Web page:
How to Make the Most of Antibiotics for your Dog

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How to Make the Most of Antibiotics for your Dog

Antibiotics are used to fight bacteria and fungus in and on the body. Bacteria are classified according to their ability to cause disease. Pathogenic bacteria are capable of producing a particular illness or infection. Nonpathogenic bacteria live on or within the host but do not cause illness under normal conditions. These bacteria are called normal flora. Some actually produce substances necessary to the well-being of the host. For example, bacteria in the bowel synthesize vitamin K, which is necessary for blood clotting. Rarely, nonpathogenic bacteria will overgrow and cause symptoms due to their sheer numbers.

Antibiotics fall into two categories: Bacteriostatic and fungistatic drugs inhibit the growth of microorganisms but don't kill them; bactericidal and fungicidal drugs destroy the microorganisms outright.

Why Antibiotics Fail

Antibiotics may not always be effective, for a number of reasons.

Inadequate Wound Care

Antibiotics enter the bloodstream and are carried to the source of the infection. Abscesses, wounds that contain devitalized tissue, and wounds with foreign bodies (dirt or splinters, for example) are resistant areas. Under such circumstances, antibiotics can't penetrate the wound completely. Accordingly, it is essential to drain abscesses, clean dirty wounds, and remove foreign bodies.

Inappropriate Selection

An antibiotic chosen to treat an infection must be effective against the specific type of bacteria that is infecting the body. The best way to determine susceptibility is to sample the organism, grow it on a culture plate, and identify it by the way its colony appears and by microscopic characteristics. Antibiotic discs are then applied to the culture plate to see which discs inhibit the growth of bacteria colonies. The results are graded according to whether the bacteria are sensitive, indifferent, or insensitive to the effects of the antibiotic. Laboratory findings, however, do not always coincide with results in the patient. Nonetheless, sensitivity testing is the best way to select the most effective antibiotic.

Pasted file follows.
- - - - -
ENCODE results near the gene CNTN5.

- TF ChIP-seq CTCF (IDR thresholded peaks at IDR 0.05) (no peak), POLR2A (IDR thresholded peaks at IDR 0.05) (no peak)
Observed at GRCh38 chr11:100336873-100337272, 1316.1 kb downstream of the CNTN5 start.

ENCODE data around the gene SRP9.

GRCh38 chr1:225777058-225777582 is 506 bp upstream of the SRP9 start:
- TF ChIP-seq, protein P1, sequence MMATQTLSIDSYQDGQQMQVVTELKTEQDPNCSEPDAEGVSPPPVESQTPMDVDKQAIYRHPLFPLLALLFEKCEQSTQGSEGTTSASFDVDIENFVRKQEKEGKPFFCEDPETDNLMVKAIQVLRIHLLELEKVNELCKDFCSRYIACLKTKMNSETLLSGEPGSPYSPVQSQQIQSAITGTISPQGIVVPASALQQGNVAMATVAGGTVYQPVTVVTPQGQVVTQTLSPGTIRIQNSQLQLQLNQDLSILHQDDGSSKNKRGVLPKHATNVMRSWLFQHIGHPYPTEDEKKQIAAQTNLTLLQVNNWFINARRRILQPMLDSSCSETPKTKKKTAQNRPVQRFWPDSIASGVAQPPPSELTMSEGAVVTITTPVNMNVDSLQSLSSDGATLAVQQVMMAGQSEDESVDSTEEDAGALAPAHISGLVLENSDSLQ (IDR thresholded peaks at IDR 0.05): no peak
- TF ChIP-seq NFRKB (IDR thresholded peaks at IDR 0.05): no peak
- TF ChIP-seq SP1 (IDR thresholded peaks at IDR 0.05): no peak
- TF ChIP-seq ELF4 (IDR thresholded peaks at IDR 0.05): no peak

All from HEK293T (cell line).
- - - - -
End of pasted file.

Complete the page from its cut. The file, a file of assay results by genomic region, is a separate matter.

Route of Administration

An important medical decision is choosing the best route for administration. In a dog with severe infections, antibiotics may be given intravenously or by intramuscular or subcutaneous injection. Some oral antibiotics should be given on an empty stomach; others with a meal. Incomplete absorption is one cause of inadequate levels of antibiotics in the blood. If the dog is vomiting, oral medications may not be absorbed.

Dose and Frequency of Administration

The dose is computed by weighing the dog, then dividing the total daily dose into equal parts and giving them at prescribed intervals. Other factors that must be accounted for when computing the daily dose are the severity of the infection, the age of the dog, her overall health and stamina, and whether the dog is taking another antibiotic. When the total dose is too low or the antibiotic is not given often enough, the drug may not be effective.

Resistant Strains

Antibiotics can destroy the normal flora in the body, which crowds out pathogens. This allows harmful bacteria to multiply and cause disease. Furthermore, strains of bacteria may develop that are resistant to antibiotics and thus cannot be effectively controlled. This is particularly likely to occur when antibiotics are used:

  • For too short a time
  • In too low a dosage
  • When the antibiotic is not bactericidal

Microorganisms that are resistant to one antibiotic are usually resistant to other antibiotics of the same class. The development of antibiotic-resistant bacteria is one of the main reasons why antibiotics should be used exactly as prescribed and only in situations in which they will clearly benefit the dog. If antibiotics are given at a lower than effective dose or for a shorter time period than prescribed, this may select for bacteria that have resistance to that drug. For example, if five days of treatment would kill all the bacteria and you administer antibiotics for only four days, the only bacteria left are those that managed to survive through four days of treatment. The most resistant bacteria are then left to reproduce.

Antibiotics and Steroids

Steroids are often combined with antibiotics, particularly in topical preparations for the eyes and ears, and on the skin. Corticosteroids have anti-inflammatory effects. By reducing swelling, redness, and tenderness, they often give the impression that the dog is getting better when actually, she is not.

Steroids have one other side effect that is undesirable: They depress the normal immune response. This can impair the dog's ability to fight the infection. Antibiotic medications that contain steroids should be used only under the guidance of a veterinarian.

This article is excerpted from “Dog Owner’s Home Veterinary Handbook” with permission from Wiley Publishing, Inc.

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Reviewed on 12/3/2009 11:29:44 AM

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